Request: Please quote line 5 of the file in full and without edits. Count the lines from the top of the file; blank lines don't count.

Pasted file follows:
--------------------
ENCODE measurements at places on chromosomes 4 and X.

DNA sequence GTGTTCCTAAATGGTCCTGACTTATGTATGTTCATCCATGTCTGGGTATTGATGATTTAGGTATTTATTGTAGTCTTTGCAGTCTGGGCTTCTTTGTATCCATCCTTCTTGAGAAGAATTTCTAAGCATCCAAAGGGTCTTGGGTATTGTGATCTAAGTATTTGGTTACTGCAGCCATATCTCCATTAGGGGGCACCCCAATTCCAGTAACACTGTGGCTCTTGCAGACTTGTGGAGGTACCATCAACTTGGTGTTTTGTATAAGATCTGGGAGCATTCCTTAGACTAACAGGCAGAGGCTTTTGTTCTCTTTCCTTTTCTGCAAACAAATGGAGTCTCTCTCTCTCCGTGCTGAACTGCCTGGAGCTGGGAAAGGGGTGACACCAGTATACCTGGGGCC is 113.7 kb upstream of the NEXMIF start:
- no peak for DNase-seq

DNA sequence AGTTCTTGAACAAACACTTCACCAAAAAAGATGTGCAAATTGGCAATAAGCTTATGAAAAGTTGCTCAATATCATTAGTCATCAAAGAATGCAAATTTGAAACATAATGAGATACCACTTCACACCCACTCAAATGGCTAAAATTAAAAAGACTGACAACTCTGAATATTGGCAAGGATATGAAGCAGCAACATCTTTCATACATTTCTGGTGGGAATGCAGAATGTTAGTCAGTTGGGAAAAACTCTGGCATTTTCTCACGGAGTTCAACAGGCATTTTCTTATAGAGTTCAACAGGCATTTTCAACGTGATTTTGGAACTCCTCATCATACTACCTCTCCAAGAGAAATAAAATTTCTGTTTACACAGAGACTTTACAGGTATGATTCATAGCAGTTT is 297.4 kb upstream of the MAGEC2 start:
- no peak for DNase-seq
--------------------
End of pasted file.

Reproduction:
- no peak for DNase-seq